The city’s “rainy day fund” could cover lost revenue from appeals against commercial real estate


The city council is considering using money from a rainy day account to cover nearly $ 500,000 in asset losses from the commercial and industrial sectors, rather than raising their taxes.

The city council is considering using money from a rainy day account to cover nearly $ 500,000 in asset losses from the commercial and industrial sectors, rather than raising their taxes.

During the Executive Committee meeting on May 25th, the council voted 6-1 to set the allowance for appeals against commercially valued assets at five percent that year and withdraw the money from the accumulated surplus account. The Council would then re-examine this decision during its discussion on tax policy in 2022.

Count. Heather Eby was against it.

The recommendation will not be official until the Council approves it at a future ordinary Council meeting, most likely on June 14th.

Covering lost revenue from appeals against commercial and industrial assessments was part of a broader discussion on the proposed tax policy for 2021.

The city administration had originally recommended setting the allowance for appraisal complaints for these property classes at five percent and financing it from these classes, revising it annually and adjusting it to the expected future loss of complaints. The mill tariff factors would also be adjusted to compensate for the lost revenue.

The council voted 4-3 against the recommendation, with Mayor Fraser Tolmie and councilors Doug Blanc and Heather Eby in favor and councilors Jamey Logan, Crystal Froese, Dawn Luhning and Kim Robinson against.

Valuation complaints

As of 2017, the total valuation of commercial appeals is $ 31.7 million, representing a loss of $ 344,978 in municipal revenue, a council report said. However, the community has successfully contested multiple losses – through the Saskatchewan Assessment Management Agency (SAMA) and the Saskatchewan Municipal Board – resulting in the city receiving a $ 74.4 million taxable tax bill back.

The appointment allowance was applied to the commercial and commercial property classes in 2017, 2018 and 2019 to make up for lost revenue. However, in 2020, the cumulative surplus covered the appeal losses of $ 65,381.

The cumulative surplus will cover last year’s operating deficit of $ 194,000, leaving $ 1,343,000 in this account to cover the $ 500,000 in appeal losses, the report said. That would leave approximately $ 843,000 in this fund.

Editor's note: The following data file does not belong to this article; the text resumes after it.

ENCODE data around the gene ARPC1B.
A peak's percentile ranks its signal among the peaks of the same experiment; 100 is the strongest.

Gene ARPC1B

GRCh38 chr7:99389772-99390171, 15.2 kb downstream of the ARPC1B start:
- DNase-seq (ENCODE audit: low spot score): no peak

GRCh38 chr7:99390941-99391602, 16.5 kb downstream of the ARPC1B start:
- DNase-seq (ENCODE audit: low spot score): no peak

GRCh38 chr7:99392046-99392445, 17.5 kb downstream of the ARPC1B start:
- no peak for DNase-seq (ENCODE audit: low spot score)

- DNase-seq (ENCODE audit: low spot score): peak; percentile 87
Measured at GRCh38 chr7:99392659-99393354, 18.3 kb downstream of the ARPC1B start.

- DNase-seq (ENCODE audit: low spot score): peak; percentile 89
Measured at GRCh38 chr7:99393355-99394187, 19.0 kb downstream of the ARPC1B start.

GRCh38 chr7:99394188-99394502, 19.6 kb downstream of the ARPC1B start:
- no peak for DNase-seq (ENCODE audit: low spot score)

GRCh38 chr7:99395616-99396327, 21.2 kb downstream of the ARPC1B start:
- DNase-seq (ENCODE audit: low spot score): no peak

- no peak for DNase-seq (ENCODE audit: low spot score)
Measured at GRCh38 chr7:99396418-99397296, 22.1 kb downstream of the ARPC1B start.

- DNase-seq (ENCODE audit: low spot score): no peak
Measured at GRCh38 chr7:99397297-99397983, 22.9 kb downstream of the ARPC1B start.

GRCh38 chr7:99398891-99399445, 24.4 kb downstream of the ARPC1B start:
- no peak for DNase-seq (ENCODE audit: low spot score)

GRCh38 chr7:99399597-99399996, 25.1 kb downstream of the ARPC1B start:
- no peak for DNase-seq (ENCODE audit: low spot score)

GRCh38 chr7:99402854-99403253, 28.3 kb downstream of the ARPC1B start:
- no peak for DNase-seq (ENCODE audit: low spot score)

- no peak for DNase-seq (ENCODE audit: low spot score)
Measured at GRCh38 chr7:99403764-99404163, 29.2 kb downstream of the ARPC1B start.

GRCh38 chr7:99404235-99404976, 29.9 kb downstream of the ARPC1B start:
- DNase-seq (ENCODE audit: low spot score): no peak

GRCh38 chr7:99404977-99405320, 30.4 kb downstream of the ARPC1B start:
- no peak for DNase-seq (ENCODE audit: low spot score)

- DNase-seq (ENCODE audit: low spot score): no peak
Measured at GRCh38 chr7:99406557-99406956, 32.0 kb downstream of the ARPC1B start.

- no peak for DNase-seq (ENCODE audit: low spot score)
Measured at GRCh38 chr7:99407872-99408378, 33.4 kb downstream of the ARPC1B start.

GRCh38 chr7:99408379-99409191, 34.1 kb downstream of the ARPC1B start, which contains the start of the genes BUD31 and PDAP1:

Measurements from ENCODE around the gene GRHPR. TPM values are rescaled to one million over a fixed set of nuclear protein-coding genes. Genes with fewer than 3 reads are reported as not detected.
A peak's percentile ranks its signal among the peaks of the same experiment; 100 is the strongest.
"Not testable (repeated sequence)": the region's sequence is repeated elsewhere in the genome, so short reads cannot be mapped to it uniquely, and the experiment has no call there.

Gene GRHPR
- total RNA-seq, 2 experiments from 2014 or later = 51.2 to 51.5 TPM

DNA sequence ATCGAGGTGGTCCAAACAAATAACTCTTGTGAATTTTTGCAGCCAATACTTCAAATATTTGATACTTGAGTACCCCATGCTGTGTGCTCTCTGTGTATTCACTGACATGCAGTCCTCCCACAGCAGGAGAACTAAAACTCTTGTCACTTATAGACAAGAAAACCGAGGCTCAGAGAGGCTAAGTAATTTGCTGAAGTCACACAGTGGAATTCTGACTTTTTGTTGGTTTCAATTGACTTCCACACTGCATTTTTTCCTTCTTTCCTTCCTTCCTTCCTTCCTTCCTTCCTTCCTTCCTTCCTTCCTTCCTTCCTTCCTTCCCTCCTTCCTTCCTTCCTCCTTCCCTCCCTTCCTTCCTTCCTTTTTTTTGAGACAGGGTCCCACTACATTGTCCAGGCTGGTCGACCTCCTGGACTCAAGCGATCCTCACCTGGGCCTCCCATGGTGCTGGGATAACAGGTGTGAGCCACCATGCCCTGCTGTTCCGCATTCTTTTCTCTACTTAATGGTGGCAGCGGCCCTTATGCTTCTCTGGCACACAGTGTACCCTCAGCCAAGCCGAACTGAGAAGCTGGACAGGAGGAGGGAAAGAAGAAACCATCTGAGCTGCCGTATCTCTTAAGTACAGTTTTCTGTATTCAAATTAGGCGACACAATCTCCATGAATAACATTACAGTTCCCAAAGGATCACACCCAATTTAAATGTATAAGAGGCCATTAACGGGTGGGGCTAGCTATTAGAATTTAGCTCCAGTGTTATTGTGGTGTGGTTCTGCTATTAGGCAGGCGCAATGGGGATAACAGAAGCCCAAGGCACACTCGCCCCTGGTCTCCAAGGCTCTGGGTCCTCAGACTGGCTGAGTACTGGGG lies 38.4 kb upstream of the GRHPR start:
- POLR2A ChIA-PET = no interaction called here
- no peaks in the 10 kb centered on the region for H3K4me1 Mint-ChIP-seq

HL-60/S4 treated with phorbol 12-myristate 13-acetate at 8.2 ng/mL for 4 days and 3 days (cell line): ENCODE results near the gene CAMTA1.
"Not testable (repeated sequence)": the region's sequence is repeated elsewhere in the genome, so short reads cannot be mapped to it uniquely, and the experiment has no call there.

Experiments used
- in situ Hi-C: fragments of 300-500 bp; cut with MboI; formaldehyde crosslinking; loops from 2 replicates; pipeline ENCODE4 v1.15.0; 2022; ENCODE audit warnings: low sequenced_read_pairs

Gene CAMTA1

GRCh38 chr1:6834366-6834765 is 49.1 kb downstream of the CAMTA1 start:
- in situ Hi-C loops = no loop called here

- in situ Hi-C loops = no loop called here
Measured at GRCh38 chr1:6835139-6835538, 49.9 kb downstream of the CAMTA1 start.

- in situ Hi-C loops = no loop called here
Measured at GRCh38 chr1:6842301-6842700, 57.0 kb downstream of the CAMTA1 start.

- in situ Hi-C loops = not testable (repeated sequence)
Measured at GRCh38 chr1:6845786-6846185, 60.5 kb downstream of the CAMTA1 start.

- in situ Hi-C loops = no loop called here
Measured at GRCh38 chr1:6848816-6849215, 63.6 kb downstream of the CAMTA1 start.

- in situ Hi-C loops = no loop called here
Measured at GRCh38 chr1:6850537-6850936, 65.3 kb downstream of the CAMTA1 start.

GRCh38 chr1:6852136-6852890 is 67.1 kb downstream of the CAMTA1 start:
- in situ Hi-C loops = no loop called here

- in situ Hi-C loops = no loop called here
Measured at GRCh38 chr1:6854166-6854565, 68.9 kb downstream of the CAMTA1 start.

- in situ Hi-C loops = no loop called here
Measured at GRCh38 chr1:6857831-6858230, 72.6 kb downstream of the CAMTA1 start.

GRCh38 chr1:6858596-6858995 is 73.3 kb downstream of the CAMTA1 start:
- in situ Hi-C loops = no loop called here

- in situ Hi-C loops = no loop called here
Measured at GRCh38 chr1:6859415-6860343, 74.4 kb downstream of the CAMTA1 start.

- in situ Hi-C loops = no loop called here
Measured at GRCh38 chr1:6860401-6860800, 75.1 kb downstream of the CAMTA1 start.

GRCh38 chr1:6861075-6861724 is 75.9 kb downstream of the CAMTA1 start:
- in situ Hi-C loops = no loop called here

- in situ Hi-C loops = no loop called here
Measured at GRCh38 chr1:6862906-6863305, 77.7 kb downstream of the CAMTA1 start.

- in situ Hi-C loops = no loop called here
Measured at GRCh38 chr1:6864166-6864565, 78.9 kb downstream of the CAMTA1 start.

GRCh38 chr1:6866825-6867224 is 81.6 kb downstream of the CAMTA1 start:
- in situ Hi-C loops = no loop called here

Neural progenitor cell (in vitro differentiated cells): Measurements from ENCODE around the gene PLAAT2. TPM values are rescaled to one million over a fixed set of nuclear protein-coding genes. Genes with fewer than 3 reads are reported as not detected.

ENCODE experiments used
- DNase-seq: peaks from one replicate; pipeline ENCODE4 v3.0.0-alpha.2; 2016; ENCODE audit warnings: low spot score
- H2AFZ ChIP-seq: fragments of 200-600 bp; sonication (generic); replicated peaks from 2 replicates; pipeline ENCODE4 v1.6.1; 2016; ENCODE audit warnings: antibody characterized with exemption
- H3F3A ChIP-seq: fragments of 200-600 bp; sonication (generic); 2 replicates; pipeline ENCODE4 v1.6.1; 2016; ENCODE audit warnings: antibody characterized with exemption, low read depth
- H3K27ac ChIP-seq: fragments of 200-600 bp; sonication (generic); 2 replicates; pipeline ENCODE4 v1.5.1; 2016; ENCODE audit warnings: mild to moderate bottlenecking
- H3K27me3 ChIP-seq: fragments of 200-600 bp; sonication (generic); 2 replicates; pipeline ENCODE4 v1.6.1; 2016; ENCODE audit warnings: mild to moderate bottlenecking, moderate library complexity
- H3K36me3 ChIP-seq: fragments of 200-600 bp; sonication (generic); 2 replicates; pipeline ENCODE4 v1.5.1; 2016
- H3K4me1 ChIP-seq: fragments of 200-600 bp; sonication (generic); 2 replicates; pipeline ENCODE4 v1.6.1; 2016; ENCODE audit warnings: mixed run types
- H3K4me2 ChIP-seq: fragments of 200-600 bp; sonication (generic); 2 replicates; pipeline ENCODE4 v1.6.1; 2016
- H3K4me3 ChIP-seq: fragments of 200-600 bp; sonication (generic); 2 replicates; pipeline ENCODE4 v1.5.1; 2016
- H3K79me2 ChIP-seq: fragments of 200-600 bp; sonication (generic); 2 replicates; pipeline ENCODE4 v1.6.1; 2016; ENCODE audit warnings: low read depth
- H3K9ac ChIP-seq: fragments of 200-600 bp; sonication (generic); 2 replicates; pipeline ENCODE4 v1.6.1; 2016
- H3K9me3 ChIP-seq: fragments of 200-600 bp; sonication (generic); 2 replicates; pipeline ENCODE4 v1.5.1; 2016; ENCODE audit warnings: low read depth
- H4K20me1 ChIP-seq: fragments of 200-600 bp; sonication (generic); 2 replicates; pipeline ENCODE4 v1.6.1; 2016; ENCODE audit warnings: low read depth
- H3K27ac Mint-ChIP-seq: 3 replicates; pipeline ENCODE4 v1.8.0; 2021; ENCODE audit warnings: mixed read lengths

View of the city administration

City hall can permanently lose revenue if property owners successfully challenge their valued assets, said finance director Brian Acker. This brings the community into a deeper problem in which it cannot generate enough taxes to operate.

He added that the loss of $ 500,000 in taxes of $ 29 million in total tax revenue was a significant loss.

Discussion in the council

The city council’s original recommendation is appropriate when something returns to normal and shops and restaurants are back on track, Luhning said. However, it did not think it appropriate to add more costs to the commercial and industrial sectors now, as the Council had already budgeted a tax increase for this year.

Eby declined to endorse the second recommendation, saying the council was not making the tough choices to address this issue.

“We always seem to find another bunch of money to make a decision easier,” she said. “It’s a short-term solution and the more we do this, the sooner we won’t have that solution and the sooner we’ll have to make some really tough decisions when the sky falls.”

She also pointed out that taking the money out of the accumulated surplus is withdrawn from the taxpayer as it is tax revenue.

“I don’t like reducing that excess because it’s our buffer in the event of a … disaster,” she added.

When it rains it pours

Using the accumulated surplus to cover the loss of appeal is the right decision for another year, Froese said. In the meantime, it is great that the ward is finally winning the provincial vocational exams, but the council needs to resolve this lingering problem.

“The fight is really out there right now,” she remarked. “I know things are looking better every day, but it’s been very stressful and turbulent for companies. We were very good (tax) stewards…. Surpluses and accumulated surpluses apply to rainy days. In a pandemic, I don’t know where you get wetter. ”

People often talk about companies’ ability to pay for increased taxes, but fail to realize that those increases are usually passed on to renters or added to food costs, Logan said. At the moment, many tenants – such as corner shops, candy stores or nail salons – are struggling with the pandemic.

“Is it perfect (using the accumulated surplus) in 2021? It’s a fund for rainy days. It’s raining. We can check this again around budget time, ”he added.

The next board meeting is on Monday, April 14th.

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